Emotion & Reason

The article brought up many interesting point about emotions that I have not learned about.   I found the conflicting arguments about emotion and reason most interesting.  Today most people tend to believe that emotion is almost opposite to reason but in fact at one point they were argued to go together.  I understand that there is a tendency to view emotion as a reaction versus a thought out process but the arguments of monism stating that mind and body (emotion and reason) are the same is an interesting way to approach emotion.  Ultimately, I agree with emotion being a reaction, especially with the speed at which synapsis are stimulated in the brain, but still an interesting way to approach emotion and the medieval studies.

One thought on “Emotion & Reason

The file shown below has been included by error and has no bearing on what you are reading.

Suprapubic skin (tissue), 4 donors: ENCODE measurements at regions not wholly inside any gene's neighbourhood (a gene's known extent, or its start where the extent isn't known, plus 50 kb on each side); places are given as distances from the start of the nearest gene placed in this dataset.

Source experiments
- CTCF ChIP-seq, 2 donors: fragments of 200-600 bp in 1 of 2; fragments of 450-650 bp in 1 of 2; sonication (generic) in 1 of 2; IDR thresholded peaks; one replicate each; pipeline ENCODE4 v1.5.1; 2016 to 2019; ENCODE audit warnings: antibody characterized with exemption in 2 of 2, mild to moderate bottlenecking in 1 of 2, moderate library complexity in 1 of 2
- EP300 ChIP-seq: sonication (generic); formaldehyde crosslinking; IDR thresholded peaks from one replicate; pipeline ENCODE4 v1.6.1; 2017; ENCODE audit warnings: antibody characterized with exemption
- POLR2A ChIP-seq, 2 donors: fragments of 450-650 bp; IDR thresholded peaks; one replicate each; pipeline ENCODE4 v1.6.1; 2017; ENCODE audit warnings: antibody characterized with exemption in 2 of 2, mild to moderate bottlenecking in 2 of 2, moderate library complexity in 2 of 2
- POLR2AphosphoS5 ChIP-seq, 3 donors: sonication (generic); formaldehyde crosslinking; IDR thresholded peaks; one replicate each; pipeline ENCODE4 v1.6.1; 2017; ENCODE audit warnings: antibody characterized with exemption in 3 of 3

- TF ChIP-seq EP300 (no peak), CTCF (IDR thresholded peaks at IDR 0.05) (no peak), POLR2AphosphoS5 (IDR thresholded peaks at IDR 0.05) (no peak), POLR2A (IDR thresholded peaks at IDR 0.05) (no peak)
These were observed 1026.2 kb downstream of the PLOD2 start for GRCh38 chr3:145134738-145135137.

1. To go along with your approach of emotion being a reaction, I thought it was particularly interesting what Aristotle believed that “fear is a painful or troubled feeling caused by the impression of an imminent evil that causes destruction or pain.” In a lot of ways this makes complete sense and I can see truth in this. I have ridden horses my whole life and I have had several friends express to me their fear of trying not because they are afraid of the horse themselves but afraid of falling off. This would support Aristotle’s idea that the emotion of fear is the “impression of an imminent evil” or in other words a reaction. I also found it interesting that Aristotle considers “that feelings devoid of any connection with reality…have a lesser force than feelings which are related in some way with the real world.” I completely think this so true. Unless something directly effects someone, their emotional reaction is much less. Take for example the military. If you have a relative overseas in the military, you’re going to have a greater emotional reaction to support for our soldiers than those who have no military connection. Anyways I definitely thought some of the ideas of the philosophers in this article had very interesting and useful ways of addressing emotion.

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